Still Need Feminism
By Natasha Walter
03 July, 2003
The study published yesterday
by the Future Foundation, which purported to show that feminism is outmoded
and unpopular, predictably produced swathes of coverage. It's hardly
worth spending time discussing the survey itself, since it was based
on a few chats among a few people, but it is worth asking why so many
people seem to be so keen, yet again, to dance on the grave of feminism.
Feminism is pronounced dead
every few years, even though its basic goals have never been achieved.
There is undoubtedly a rather clever backlash going on in Britain right
now. Whenever statistics are published to show that men are still being
paid more than women, or that women are still doing far more domestic
work than men, or that women are still concentrated in lower status
jobs, or that almost all the power brokers of Britain are still men,
the response from so much of the media is not that something must be
done, but that the persistence of such inequality simply proves that
unfairness is the natural condition of our society.
And when the government does
anything at all that might serve to alleviate these inequalities - by
increasing rights to parental leave by a titchy amount, or giving a
few more pounds to childcare initiatives - the response from much of
the media is that these moves are unnecessary and intrusive.
The suggestion is constantly
put out that women must be "free" to choose their own way
of life, even if it is clear that many women whose choices are shaped
by discriminatory workplaces and poor childcare provision do not feel
very free at all. Indeed, even if few people choose to identify themselves
as feminists, it is hard to find a young woman who would not sign up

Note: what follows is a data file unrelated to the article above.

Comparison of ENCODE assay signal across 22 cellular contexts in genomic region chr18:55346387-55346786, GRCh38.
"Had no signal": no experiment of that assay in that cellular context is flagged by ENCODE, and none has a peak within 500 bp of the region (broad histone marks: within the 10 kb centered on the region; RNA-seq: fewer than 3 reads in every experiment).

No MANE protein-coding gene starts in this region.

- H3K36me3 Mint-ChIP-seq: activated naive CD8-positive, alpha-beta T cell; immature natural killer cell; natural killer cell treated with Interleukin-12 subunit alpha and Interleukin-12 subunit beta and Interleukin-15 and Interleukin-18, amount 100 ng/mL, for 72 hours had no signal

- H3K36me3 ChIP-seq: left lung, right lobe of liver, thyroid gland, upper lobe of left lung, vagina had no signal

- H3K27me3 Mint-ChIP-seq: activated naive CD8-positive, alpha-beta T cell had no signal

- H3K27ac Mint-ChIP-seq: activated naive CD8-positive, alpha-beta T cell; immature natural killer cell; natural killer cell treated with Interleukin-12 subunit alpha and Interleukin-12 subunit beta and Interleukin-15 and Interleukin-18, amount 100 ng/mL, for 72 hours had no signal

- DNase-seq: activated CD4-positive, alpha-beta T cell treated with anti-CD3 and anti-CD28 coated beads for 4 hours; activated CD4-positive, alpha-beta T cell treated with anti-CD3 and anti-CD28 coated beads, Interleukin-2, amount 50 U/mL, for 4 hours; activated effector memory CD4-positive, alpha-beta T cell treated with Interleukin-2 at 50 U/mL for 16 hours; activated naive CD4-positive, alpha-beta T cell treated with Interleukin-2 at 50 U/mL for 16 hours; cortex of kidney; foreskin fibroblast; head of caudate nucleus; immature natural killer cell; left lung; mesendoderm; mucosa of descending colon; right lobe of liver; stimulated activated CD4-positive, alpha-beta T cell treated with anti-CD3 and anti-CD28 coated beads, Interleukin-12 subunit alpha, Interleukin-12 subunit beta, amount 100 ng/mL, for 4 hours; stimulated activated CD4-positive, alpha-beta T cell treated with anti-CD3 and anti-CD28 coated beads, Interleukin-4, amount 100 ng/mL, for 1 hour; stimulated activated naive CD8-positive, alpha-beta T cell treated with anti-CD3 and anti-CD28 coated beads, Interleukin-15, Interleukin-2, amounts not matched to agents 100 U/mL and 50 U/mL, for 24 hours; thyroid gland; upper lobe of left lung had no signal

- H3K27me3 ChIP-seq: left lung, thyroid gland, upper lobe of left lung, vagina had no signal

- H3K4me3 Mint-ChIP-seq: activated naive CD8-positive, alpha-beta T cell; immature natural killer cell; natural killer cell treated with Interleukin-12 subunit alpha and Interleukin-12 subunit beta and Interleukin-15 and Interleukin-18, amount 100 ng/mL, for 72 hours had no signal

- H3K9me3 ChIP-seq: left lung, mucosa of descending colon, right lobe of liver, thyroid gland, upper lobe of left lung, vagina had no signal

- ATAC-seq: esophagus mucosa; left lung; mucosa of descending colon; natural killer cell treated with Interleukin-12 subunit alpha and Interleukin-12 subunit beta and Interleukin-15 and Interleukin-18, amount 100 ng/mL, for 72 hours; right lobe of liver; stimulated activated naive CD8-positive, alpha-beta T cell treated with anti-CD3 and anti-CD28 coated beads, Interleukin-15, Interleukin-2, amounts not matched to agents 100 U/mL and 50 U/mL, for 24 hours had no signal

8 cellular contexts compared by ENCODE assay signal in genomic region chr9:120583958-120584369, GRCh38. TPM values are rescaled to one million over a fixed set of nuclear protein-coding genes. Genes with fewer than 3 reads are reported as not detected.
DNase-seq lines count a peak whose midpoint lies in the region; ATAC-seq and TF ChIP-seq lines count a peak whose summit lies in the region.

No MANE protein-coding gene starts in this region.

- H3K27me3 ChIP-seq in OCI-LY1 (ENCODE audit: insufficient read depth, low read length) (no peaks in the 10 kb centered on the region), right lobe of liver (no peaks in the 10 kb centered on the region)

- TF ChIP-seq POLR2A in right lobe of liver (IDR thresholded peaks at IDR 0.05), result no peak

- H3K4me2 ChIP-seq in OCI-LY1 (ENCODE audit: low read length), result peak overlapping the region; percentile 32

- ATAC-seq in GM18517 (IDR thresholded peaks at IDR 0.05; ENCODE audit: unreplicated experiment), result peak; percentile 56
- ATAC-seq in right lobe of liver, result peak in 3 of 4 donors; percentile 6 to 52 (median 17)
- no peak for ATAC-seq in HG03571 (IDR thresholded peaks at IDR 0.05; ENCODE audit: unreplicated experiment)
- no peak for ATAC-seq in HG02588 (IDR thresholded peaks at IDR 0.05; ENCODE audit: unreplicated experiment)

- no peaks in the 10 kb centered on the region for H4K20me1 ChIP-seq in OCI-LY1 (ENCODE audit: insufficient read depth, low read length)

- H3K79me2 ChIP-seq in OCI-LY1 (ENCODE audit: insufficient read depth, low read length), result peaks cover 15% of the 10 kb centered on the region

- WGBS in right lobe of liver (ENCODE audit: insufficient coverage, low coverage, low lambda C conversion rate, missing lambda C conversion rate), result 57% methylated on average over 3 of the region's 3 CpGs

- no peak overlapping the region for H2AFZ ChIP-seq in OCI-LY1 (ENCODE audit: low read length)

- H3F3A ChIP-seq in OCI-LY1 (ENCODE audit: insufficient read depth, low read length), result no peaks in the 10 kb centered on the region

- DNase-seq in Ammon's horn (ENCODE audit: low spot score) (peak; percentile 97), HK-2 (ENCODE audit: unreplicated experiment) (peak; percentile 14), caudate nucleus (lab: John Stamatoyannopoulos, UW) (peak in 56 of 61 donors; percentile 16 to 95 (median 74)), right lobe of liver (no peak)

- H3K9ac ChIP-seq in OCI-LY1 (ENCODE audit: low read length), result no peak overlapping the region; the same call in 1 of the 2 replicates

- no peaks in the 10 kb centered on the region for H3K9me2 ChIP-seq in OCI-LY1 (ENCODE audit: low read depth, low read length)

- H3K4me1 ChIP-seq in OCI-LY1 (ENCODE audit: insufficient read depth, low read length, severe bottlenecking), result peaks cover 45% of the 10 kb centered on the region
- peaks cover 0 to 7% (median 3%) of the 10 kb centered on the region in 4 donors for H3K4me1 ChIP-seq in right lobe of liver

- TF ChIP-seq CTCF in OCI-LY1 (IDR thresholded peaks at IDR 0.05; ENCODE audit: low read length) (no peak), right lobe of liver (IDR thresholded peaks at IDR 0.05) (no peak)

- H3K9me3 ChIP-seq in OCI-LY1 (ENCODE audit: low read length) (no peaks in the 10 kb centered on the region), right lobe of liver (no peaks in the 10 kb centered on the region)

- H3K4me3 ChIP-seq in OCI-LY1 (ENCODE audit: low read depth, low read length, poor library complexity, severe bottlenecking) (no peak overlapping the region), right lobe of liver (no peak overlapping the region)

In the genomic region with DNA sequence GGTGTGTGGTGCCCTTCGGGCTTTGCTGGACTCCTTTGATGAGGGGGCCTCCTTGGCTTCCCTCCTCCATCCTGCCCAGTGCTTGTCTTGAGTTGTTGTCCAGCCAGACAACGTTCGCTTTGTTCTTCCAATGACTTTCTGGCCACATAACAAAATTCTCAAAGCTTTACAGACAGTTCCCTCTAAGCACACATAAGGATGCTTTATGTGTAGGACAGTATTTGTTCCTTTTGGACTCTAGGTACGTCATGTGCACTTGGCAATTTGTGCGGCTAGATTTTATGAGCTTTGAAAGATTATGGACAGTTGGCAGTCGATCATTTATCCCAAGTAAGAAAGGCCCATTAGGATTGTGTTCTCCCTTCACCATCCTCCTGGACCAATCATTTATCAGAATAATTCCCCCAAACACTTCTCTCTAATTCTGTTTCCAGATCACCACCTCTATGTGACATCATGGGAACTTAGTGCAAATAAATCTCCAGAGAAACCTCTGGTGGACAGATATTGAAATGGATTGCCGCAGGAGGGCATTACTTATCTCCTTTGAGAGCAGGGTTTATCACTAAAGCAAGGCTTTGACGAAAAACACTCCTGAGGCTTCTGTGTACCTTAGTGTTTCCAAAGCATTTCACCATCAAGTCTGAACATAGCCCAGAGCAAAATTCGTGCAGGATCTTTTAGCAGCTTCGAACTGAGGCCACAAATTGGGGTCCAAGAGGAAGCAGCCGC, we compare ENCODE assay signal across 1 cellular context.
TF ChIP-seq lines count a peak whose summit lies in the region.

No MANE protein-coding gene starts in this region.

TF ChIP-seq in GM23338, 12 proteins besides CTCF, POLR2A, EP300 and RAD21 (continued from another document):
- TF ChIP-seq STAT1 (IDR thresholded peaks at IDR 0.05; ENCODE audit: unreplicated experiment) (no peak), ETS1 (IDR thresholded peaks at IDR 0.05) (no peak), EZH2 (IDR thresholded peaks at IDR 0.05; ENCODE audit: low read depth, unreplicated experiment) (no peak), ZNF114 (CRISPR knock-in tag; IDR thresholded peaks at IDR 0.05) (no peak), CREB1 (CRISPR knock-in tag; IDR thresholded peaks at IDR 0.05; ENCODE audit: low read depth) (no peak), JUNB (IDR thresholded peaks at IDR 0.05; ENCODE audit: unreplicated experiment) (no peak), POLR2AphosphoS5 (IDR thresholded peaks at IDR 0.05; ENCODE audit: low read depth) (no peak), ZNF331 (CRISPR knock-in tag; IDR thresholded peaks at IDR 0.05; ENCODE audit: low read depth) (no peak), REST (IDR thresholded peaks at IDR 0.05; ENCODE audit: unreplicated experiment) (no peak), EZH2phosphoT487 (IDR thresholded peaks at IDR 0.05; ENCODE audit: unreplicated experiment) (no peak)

to the feminist goals that are meant to be so outdated, such as being
treated equally at work and being able to share family responsibilities
with their husbands. But even if the desire for equality remains, it
is still unmet.
Buried in the equal opportunities
commission research, published alongside the dodgy focus group study
that got so much coverage, is the finding that 80% of people surveyed
said they had experienced discrimination at some point in their lives.
But despite this strong awareness of discrimination, in at least one
way the backlash is winning: people do tend to see their experience
of inequality as a private rather than collective experience, one that
requires private rather than collective solutions.
There will never be any progress
towards a more equal society unless these private experiences are linked
into public pressure for change once more. And that will be tough.
One of the problems is that
feminism has become associated with only one particular section of society,
and the wider urgency that once surrounded the call for equality has
become dissipated. Indeed, although the Future Foundation report was
so flimsy, in certain ways it rang true. Some respondents said that
they believed that more equality at work would help only "high-flying"
It is true that feminism
has benefited ambitious, well-educated working women far more than women
who are in lower-status work or who have moved out of paid work. But
it is not the case that women in different classes or with different
lifestyles cannot find common causes to unite behind. The problem is
that most people now see the troubles they go through in life as evidence
of individual failure or misfortune rather than something that can be
alleviated by any political solution. This is particularly true with
anything that touches on family life, where people have become accustomed
to trying to find solutions all on their own to problems that cannot
always be solved by individual effort.
So whether a woman is struggling
to find affordable childcare that will allow her to continue with her
chosen work, or trying to negotiate the leave that would allow her to
care for her children herself, or is even caring for other people's
children and struggling to earn a living wage from it, she tends to
see the hurdles she faces as barriers that she herself must leapfrog,
or fail in the attempt.
Yet all these problems are
linked, and all require public solutions. They may sound old hat, but
they are still urgently needed: those basic needs of more investment
in, and tax relief for, childcare, alongside stronger rights to longer
parental leave. Despite what the backlash would have us believe, equality
feminism does not threaten any woman's freedom to choose the life that
suits her. On the contrary, it is only when that straightforward agenda
of feminism is met that women will find themselves freed up to follow
their own dreams and desires.